The present work is a reassessment of Study 1 and Study 2, the only published work on the use of random spot urine P/C ratio to estimate 24-hour proteinuria in SLE GN patients. There have been numerous reports on the use of random spot urine P/C ratio to estimate 24-hour proteinuria in non-SLE CKD [5
]. However, it cannot be assumed that the results of proteinuria testing in non-SLE CKD will be the same as that of SLE GN [22
]. Relevant differences include that SLE GN patients are overwhelmingly female, and generally smaller than non-SLE CKD. This results in lower urine creatinine excretion rates in the SLE cohorts. In addition, SLE GN patients are more likely to manifest inflammation, which lowers serum albumin by increasing catabolism [22
]. Also, data from SLE mouse models suggest that the renal tubular catabolism of filtered proteins is less than that of non-SLE models of kidney disease [22
Study 1 concluded that random spot urine P/C ratio was unreliable in estimating 24-hour P/C ratio. Study 2, using Bland-Altman and receiver operator curve analyses, concluded that random spot urine P/C ratio was a reliable estimate of 24-hour proteinuria.
The present work shows that Study 1 and Study 2 are, in fact, in good agreement. Over the P/C ratio range 0.5–3.0, both Study 1 and Study 2 document that random spot urine P/C ratio is an unreliable estimate of 24-hour urine P/C ratio. The degree of unreliability is large and, in individual patients, likely would lead to important diagnostic and therapeutic errors. For example, a BILAG Category A proteinuric flare is indicated when 24-hour proteinuria increases from ≤0.2 to >1 g/day [7
]. From inspection of figure , it is clear that random spot urine P/C ratios would have difficulty detecting whether a proteinuric flare had occurred. As shown in figure , at a 24-hour P/C ratio of about 1.0, random spot P/C ratio testing produces values that range from nearly 0 to >3.0.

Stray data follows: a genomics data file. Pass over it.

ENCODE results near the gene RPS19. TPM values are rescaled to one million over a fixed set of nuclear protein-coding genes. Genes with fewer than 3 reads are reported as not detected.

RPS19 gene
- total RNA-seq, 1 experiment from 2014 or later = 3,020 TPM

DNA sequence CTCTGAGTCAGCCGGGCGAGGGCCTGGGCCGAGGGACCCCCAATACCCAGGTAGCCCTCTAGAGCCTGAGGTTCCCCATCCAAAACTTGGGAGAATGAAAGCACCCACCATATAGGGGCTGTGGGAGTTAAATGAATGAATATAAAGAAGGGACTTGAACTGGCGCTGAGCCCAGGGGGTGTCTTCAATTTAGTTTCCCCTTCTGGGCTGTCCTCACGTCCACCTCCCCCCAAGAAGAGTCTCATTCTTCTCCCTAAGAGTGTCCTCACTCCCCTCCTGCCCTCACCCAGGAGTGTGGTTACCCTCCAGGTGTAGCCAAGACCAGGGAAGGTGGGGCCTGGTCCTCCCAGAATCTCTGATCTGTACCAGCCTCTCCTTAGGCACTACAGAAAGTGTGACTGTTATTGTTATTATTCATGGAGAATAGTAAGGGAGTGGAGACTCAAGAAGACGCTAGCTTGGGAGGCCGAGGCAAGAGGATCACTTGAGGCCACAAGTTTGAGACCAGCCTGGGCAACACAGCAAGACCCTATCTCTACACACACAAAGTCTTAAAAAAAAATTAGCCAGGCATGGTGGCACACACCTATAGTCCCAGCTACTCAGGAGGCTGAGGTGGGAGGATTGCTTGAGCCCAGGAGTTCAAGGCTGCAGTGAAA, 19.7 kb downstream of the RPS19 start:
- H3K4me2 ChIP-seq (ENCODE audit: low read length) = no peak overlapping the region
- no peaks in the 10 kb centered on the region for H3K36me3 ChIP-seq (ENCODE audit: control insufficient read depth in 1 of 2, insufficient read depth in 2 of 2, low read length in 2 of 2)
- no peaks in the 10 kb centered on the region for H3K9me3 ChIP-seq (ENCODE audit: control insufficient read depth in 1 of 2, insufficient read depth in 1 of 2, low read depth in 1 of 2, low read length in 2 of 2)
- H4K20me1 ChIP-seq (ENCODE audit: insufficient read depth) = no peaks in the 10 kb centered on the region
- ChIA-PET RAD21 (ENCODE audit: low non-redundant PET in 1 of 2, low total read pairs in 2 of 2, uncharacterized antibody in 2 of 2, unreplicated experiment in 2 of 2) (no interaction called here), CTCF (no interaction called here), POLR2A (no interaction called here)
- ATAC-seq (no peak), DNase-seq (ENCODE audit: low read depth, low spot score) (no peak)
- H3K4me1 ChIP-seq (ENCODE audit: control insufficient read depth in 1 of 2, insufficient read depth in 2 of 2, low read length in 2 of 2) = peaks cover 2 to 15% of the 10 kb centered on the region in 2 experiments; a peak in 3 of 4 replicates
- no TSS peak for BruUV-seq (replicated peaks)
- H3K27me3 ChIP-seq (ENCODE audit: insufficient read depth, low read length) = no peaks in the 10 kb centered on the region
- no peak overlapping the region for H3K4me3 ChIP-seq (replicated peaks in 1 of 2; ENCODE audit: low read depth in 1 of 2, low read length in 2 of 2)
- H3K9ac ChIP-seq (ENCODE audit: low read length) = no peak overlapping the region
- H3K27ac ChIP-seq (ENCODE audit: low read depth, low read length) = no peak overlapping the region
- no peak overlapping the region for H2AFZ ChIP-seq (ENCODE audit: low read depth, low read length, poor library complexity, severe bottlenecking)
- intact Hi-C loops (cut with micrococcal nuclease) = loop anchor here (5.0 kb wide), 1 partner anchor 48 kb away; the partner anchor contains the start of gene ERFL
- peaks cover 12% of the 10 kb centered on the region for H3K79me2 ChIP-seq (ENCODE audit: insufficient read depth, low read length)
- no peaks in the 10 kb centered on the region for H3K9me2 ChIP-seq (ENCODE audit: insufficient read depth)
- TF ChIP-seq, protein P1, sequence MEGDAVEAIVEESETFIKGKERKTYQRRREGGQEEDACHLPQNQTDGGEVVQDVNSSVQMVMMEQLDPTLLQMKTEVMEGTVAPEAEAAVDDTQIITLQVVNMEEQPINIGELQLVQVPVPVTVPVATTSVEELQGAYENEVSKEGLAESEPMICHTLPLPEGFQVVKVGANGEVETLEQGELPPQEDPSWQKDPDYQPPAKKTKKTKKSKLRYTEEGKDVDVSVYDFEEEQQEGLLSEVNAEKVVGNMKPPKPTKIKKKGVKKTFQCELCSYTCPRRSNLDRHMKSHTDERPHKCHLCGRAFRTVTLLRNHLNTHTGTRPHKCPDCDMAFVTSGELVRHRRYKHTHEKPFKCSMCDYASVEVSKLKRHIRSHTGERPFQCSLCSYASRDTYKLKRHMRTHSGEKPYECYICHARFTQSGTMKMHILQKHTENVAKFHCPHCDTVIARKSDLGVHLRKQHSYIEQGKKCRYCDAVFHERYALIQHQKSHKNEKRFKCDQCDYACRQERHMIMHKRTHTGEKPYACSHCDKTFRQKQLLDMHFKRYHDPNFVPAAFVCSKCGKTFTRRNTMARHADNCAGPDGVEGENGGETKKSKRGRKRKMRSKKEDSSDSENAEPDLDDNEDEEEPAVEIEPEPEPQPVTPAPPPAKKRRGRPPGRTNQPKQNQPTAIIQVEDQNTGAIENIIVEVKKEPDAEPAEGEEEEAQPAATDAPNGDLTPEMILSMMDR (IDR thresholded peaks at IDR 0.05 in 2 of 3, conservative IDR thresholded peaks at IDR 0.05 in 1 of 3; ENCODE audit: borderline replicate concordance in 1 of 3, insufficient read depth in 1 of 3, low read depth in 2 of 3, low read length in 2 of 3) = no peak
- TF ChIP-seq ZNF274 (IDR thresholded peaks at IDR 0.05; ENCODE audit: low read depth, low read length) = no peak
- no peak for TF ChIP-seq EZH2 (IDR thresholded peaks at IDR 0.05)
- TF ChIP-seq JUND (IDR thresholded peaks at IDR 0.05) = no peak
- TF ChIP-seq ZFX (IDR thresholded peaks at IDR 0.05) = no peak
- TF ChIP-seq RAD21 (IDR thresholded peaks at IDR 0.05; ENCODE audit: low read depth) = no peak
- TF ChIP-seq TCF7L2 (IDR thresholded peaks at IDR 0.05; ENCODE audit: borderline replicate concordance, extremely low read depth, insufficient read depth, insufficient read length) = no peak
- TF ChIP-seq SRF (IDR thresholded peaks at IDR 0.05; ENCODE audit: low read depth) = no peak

Using the same line of reasoning, it is clear that random spot urine P/C ratio testing would have difficulty identifying whether other types of BILAG Category A proteinuric flare had occurred (24-hour proteinuria >1.0 g increasing by 100%, or newly documented 24-hour proteinuria of >1.0 g) [7
], or whether BILAG Category B proteinuric flare had occurred (24-hour urine protein that has increased from >1 g by 50% but less than 100%) [7
Random spot P/C ratio would also be unreliable in detecting proteinuria flares in SLE GN patients whose baseline proteinuria is in the nephrotic range. For example, as shown in figure , for a patient whose 24-hour P/C ratio is about 4.0, random spot P/C would provide values as low as 2.0 to as high as 6.0. The latter value would be a BILAG Category B flare, the former value would not.
The present work, however, cannot be used to determine the extent to which using random spot urine P/C ratio would confound the accurate management of SLE GN because the present work did not specifically examine random spot P/C ratio and 24-hour urine P/C ratio in relationship to flares. That will require a separate study.
The greater reliability of an intended 24-hour collection to estimate 24-hour P/C ratio can be expected because the P/C ratio of an intended 24-hour collection is the integrated mean of multiple spot urine P/C ratios, which are intrinsically ‘bouncy’ even under conditions that maximize proteinuria stability [5
]. An intended 24-hour urine that is at least 50% complete averages those bounces to provide a reliable estimate of the true 24-hour urine P/C ratio.
Recent work suggests that urine collection periods that are longer than spot collections but shorter than intended 24-hour collections may also reliably estimate 24-hour proteinuria. These include overnight collections [23
] or collections over about 08.00 to 14.00 or 12.00 to 24.00 h [24
]. The caveat with using shorter urine collection periods to assess proteinuria in individual patients is that minor changes in the patients’ usual routine could importantly influence the protein or creatinine content of the shorter collection. Such changes could include nocturia, diet (salt or protein intake), medication timing, exercise, posture, body temperature (e.g., fever) [4
], or whether the urine contains semen [25